Pitch Perfect spans the intolerable and the sublime. It’s the story of Beca (Anna Kendrick), a college radio DJ who prefers to keep to her headphones but reluctantly joins an a capella singing group when her professor father says she can only quit college and go to L.A. if she spends her freshman year just trying something. She hooks up with the Bellas, an all-female group whose ranks have been decimated after the lead senior flubbed last year’s championship by projectile vomiting out her “I Saw The Sign” solo. There’s a rival boy group with a romantic foil for Beca (Jesse, played by Skylar Astin, adorable and vocally blessed), and a Revenge of the Nerds-level motley crue of misfit singers filling out the Bella’s replacement ranks.
The movie has little interest in verisimilitude, mostly when it comes to depicting college life–Beca’s dad actually welcomes her to her first semester of college by saying “campus is beautiful in spring.” (The a capella groups’ initiations, however, are dead on.) Subplots rise and fall with little payoff — here’s a bit about Skylar’s roommate Benji being cut from the team, there’s a bit about Beca’s dad’s abandonment leading to her character’s misanthropy. There’s some grotesque slang-engineering that mostly involves adding a prefix of “aca-” to whatever, and a lot of casual cruelty standing in for humor. The tight-ass dictator who serves as Beca’s foil on the Bellas is so unbelievably a control freak that it’s hard to see how she wasn’t keelhauled at the second rehearsal. As competition color commentators, Elizabeth Banks and John Michael Higgins gamely livesnark the proceedings, but they pale next to their obvious referent, Fred Willard and Bob Balaban in Best in Show. (Banks calls Higgins out as a misogynist for his pronouncement that “women can never be great a capella singers because they can’t produce those stirring bass notes,” but in the end, the movie affirms his prejudice.)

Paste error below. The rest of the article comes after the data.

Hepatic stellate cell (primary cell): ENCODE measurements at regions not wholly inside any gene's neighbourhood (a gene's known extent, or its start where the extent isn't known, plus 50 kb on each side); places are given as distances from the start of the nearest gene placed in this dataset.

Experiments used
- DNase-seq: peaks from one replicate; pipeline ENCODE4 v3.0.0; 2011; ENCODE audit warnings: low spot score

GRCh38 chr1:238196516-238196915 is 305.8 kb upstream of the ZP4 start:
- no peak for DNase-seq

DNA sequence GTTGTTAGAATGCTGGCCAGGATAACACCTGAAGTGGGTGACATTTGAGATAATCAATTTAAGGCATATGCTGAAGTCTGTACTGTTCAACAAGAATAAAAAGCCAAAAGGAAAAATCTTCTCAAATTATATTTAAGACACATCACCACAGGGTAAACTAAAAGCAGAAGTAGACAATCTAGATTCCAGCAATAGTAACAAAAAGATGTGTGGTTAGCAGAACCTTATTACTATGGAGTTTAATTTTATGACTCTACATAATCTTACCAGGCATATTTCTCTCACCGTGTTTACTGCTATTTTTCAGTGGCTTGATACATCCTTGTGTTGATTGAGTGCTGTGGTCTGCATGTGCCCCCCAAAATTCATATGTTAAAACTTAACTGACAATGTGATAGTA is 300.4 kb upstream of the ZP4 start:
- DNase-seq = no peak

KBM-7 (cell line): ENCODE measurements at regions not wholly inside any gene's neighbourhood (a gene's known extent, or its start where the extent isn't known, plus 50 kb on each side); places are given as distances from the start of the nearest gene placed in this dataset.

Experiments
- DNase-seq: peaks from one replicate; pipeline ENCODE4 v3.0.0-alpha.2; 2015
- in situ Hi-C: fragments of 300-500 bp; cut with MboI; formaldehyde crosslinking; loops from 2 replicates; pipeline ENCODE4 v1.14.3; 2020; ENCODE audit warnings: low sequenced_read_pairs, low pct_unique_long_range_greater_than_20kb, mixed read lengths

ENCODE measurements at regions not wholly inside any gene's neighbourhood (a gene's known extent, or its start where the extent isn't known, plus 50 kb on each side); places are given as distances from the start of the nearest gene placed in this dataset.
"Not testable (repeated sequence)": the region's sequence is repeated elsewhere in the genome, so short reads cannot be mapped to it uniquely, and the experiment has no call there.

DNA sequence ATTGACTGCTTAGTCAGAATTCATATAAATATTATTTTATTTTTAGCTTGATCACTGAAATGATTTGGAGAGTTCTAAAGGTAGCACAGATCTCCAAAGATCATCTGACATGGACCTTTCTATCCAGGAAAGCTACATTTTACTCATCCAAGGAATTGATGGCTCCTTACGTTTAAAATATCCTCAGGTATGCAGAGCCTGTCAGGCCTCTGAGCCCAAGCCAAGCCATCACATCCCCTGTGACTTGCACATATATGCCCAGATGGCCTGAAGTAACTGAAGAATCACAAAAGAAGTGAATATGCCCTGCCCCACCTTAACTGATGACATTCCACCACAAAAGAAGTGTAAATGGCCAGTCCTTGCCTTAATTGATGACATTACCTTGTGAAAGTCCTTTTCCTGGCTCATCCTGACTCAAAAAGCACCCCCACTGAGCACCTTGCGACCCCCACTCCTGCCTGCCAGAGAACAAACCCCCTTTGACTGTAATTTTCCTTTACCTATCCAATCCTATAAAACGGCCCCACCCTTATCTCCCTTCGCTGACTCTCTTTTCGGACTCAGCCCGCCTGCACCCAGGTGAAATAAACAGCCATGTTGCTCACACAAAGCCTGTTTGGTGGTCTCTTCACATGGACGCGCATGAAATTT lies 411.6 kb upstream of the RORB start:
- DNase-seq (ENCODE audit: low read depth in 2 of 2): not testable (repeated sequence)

Here’s the thing, though… I had a great time. It’s a hot mess of a movie, and when it shines, it shines. Romantic leads Kendrick and Astin can both sing and act, and generate enough warmth to make you care about them no matter how unbelievable the drama gets. Rebel Wilson is hilarious in every frame she holds the camera — her line readings alone are worth the price of admission. And the a capella performances are terrific. They’re total cheats, of course, engineered with Brill Building perfection, but since the rest of the film is engineered with Dr. Moreau mania, the set pieces electrify the movie. The Bellas’ rivals, the Treble Makers, are fantastic, led by Adam De Vine (Workaholics) with tight guest rapping by Utkarsh Ambudkar and a Juan Epstein look-alike in Michael Viruet.
They would win the proceedings if it weren’t for Beca figuring out what Margaret Schlegel could have told her: Only connect! The 1980′s to the 2010′s, herself to Jesse, as mashup DJs and ingenues all at once. The movie The Breakfast Club gets boldly recruited into the emotional capper; it’s fun for me as a Generation Xer to see it put in the hands of characters who were born well after it came out, and I wonder if any of their real world counterparts give a damn about it.
What did you see, and was it on key?